Casablanca: A Poem As Film Review

November 18, 2015 at 8:08 pm (Film, Movies, Poetry) (, , , , , , )

Casablanca: A Poem As Film Review

Casablanca the film
set in early 1940s Casablanca the place
A microcosm of the world
when evil reigns
The characters in this film and place
reflect those varying examples of humanity
that populate the world in such perilous times
Ugarte (Peter Lorre) the scoundrel who trades and makes his money off people’s misery
who’s willing to sell people hope… for a huge price.
Signor Ferrari (Sydney Greenstreet) a crook but one not totally devoid of humanity
He makes his living off catering to people’s vices
but somehow is willing to let people’s souls remain their own
Major Strasser (Conrad Veight) the Nazi and representative of all who are evil for evil’s sake
who wish to control human souls and human minds and break human wills and crush human hearts so that all will succumb and bend to their own Evil Heartless Will To Power.
Captain Louis Renault (Claude Rains) a man not really good but then again not really evil
a man who’s willing to straddle the fence and see which way the wind is blowing
a man who’s quite simply willing to just go along
(when confronted with such a man, I can imagine in my mind, an old Southern Gospel choir singing, “Isn’t he a lot like you and me?”).
Victor Laszlo (Paul Henreid) a true hero… a noble soul… an extremely rare individual in today’s world
And like most noble and heroic souls is inspired by Truth and Love (in Laszlo’s case, the love and support of a beautiful and truly good woman Ilsa)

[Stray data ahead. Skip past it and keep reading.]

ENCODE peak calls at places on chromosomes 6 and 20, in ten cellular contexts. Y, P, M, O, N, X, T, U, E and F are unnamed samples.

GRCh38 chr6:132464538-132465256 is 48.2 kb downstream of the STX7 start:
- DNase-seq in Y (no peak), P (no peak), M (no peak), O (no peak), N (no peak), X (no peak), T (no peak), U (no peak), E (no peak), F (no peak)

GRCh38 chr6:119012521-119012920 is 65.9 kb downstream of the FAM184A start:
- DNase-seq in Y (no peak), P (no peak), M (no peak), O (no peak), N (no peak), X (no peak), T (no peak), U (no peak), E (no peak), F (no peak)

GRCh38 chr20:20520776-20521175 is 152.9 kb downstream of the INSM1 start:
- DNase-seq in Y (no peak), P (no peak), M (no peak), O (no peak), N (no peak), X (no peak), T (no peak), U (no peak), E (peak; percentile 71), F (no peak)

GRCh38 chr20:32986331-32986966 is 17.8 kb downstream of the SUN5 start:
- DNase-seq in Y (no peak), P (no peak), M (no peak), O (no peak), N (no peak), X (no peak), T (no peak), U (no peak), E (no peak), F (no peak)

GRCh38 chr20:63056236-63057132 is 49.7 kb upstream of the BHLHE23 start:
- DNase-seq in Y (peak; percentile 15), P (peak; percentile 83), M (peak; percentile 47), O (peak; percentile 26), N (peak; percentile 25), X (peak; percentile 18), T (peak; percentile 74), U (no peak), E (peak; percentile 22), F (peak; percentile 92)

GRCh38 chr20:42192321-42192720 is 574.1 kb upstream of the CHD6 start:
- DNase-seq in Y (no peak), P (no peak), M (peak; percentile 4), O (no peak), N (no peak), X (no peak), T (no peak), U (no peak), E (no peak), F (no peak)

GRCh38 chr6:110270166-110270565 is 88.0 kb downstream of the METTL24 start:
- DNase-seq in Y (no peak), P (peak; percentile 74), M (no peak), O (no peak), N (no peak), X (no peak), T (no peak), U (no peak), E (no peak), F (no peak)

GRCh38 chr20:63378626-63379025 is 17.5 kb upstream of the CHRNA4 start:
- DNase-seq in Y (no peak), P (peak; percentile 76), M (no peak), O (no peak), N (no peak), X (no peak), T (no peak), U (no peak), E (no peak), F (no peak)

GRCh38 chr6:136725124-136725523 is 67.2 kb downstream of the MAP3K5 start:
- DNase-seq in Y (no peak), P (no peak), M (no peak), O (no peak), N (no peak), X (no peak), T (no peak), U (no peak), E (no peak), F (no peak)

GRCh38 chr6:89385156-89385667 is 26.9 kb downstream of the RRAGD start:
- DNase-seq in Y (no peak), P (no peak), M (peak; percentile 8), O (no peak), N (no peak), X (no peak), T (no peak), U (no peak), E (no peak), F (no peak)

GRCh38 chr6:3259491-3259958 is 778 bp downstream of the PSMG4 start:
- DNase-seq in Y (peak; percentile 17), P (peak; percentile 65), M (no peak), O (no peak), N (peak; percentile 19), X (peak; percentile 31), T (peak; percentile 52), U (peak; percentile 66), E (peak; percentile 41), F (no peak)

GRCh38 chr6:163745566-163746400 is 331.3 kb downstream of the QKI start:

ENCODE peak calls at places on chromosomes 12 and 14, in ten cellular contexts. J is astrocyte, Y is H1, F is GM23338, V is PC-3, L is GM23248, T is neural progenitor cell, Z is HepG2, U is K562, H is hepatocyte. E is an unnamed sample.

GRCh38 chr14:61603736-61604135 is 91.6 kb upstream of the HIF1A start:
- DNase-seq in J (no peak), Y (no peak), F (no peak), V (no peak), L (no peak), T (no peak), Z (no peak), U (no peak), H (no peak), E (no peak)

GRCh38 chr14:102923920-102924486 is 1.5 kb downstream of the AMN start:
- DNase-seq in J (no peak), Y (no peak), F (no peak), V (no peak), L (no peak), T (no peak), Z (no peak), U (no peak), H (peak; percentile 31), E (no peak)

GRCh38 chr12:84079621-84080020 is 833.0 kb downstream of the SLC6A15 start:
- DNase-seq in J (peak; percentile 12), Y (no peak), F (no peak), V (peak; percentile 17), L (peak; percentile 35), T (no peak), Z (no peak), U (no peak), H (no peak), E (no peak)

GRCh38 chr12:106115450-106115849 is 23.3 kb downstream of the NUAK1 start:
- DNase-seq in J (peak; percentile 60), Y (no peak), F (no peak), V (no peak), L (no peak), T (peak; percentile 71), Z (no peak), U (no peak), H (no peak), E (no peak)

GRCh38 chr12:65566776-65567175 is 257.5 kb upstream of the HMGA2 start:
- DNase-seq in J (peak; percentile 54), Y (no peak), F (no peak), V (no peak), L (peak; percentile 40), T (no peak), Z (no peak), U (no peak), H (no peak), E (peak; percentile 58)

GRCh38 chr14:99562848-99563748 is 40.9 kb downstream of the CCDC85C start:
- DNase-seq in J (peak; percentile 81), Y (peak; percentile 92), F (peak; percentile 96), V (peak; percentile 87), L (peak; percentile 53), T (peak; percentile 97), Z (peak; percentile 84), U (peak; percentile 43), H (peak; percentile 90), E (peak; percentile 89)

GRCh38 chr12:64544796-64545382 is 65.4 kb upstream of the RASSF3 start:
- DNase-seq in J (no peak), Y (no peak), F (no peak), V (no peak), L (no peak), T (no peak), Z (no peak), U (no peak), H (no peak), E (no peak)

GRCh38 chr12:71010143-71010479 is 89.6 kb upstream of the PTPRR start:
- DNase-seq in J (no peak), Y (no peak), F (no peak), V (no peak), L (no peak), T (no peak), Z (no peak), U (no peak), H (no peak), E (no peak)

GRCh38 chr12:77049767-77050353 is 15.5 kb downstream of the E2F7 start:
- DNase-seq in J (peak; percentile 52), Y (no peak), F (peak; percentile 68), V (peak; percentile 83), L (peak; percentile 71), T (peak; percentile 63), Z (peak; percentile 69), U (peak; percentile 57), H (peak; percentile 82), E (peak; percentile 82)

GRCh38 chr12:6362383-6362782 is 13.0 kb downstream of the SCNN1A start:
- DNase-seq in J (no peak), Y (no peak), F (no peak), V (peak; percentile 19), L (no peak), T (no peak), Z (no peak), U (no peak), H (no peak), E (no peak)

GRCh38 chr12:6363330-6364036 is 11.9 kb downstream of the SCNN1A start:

Rick Blaine (Humphrey Bogart) a noble and heroic soul but like many noble and heroic souls who have hit their head too many times against a brick wall (either of human evil or far more prevalent human indifference)
have retreated into a seemingly impenetrable hard shell of cynicism
For most souls like Rick’s the breaking point was a rejected love… a time of happiness and then inexplicably their love just simply vanished from their lives
Ilsa Lund (Ingrid Bergman) a good and beautiful woman… a gentle soul… a woman without malice… a woman who truly and absolutely through no fault of her own… finds herself in love with two men
Other people populate this microcosm of Casablanca that reflects our larger world…
Sam (Dooley Wilson) the entertainer whose mission in life is to bring laughter and song and music and above all hope into people’s lives, to, in various forms, tell “the same old story A fight for love and glory”
Yvonne (Madeleine LeBeau) a fallen woman who, one would think had forever turned her back on the nobler things in life, but when in an act of heroism, Victor Laszlo leads the band in singing La Marseillaise in the cafe to drown out Major Strasser and his Nazis singing a German militaristic song, Yvonne joins in singing La Marseillaise inspired by Laszlo’s example of true heroic courage
Annina (Joy Page) the young refugee woman who finds herself in evil times and an impossible place who must be willing to make compromises and sacrifices in order to save herself and the one she loves… even if that sacrifice means sacrificing her virtue
Jan (Helmut Dantine) who is Anna’s husband – a naive idealist who thinks somehow that luck on its own will come his way and is blind to the operations of evil and corruption in the society all around him

And so all of them are thrown together into this cocktail of good and evil, love and hate, heroism and indifference, honour and betrayal that is Casablanca
Such was the world in 1942.
And such is our world fast becoming today.
But the sad part for today’s world is that there are too many Major Strassers and too many Ugartes and far far far too many Captain Renaults
and nary a Victor Laszlo, Rick or Ilsa to be found.

-A poem written by Christopher
Monday November 9th 2015.

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